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From Jörg Schaible <Joerg.Schai...@Elsag-Solutions.com>
Subject RE: [io] Inner class exception
Date Fri, 12 Jan 2007 12:47:56 GMT
Niall Pemberton wrote on Friday, January 12, 2007 1:44 AM:

> On 1/12/07, James Carman <james@carmanconsulting.com> wrote:
>> "Sorry, but this doesn't seem like a very good argument to me - on
>> this basis you could argue against the whole existance of IO - since
>> it provides stuff thats not in the JDK"
>> 
>> I don't know if I agree with this point, Niall.  The "stuff" that's
>> in IO wasn't left out of the JDK because of coding style, which is
>> the reason Stephen (I believe that's who said it) is saying we
>> shouldn't use nested exception classes.  I would agree that nested
>> exception classes should be avoided.  I wouldn't want to have to
>> qualify my exceptions in my catch blocks:
> 
> Sorry, the "existance of IO" comment was a bad attempt at "tongue in
> cheek humour" :-( 
> 
>> catch( DirectoryWalker.CancelException e )
>> 
>> That just looks ugly/weird to me and people just usually don't do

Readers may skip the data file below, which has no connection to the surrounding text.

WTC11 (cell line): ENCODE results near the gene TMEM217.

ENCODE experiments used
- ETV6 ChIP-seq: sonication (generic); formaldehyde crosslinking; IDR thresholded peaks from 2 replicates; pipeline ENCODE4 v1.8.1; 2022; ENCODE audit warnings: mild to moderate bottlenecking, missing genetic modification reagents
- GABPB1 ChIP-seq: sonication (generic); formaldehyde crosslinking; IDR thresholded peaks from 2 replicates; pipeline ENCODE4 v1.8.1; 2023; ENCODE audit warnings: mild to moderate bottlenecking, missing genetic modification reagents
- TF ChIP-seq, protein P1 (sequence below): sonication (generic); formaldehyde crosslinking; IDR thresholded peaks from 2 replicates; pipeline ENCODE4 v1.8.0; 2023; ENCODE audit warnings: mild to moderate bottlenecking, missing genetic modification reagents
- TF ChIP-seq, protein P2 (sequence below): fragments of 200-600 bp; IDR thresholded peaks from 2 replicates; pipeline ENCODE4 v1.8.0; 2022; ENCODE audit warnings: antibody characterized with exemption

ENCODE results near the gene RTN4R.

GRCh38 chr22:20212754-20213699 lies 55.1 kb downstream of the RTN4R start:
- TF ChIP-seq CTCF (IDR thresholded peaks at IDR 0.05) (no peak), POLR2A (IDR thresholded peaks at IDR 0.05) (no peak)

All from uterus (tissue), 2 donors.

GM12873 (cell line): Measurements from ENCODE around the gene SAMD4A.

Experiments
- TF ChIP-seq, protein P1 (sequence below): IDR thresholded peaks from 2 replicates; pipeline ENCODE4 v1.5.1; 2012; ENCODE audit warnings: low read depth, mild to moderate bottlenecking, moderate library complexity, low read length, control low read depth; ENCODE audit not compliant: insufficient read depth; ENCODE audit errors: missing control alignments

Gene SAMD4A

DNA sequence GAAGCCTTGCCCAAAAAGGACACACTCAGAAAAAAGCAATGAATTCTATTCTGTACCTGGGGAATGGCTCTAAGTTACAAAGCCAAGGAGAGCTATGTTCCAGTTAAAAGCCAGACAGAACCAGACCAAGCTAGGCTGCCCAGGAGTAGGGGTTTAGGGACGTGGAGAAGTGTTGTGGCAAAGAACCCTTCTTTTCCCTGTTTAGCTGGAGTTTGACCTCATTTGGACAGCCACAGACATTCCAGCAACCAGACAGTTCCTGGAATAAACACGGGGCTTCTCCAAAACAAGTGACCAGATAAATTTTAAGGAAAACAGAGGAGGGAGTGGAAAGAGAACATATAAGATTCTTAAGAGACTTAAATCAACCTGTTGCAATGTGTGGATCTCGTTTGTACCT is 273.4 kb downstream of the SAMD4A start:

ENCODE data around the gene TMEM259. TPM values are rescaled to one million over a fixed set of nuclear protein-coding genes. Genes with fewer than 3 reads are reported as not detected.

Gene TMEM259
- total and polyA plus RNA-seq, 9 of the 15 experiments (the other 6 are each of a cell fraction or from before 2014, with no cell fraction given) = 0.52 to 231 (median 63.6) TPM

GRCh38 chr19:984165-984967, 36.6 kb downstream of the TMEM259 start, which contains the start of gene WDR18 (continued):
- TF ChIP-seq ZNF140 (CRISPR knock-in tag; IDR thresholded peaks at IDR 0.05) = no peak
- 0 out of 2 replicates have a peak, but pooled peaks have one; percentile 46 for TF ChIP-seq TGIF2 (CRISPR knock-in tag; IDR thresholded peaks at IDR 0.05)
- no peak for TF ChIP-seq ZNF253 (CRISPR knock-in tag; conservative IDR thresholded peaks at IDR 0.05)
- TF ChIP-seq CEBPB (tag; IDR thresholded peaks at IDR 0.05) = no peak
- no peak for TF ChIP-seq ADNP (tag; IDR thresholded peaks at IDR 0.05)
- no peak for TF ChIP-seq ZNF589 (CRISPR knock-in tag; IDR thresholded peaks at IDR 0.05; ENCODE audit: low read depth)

>> that.  I would agree, however, that it does group stuff logically.
> 
> OK but CancelException is primarily there to control the processing
> flow internally within DirectoryWalker - its a class designed to be
> extended and implementations that do extend it don't have to qualify
> the exception. When thrown it unwinds from the recursive depths and
> causes the handleCancelled() lifecycle method to be called.
> 
> 
> So IMO your more likely to see an implementation that does
> something like
> 
> public class MyWalker extends DirectoryWalker {
>     protected void handleStart(....) throws IOException {         if
>             (...) { throw new CancelException(...);
>         }
> 
>     }
>     protected void handleCancelled(...) {
>         // my cancel processing here
>     }
> }
> 
> The default implementation of that method does re-throw it and we have
> 2 scenrios for this class - cancelling internally by the process
> itself or cancelling by an external process. Where users handle
> cancellation outside of the implementation then yes they will have to
> use the DirectoryWalker.CancelException notation (I personally don't
> agree its ugly btw) - but if they don't like it they can easily
> re-throw their own. 
> 
> Niall

[snip]

Looks reasonable for me in this case.

- Jörg

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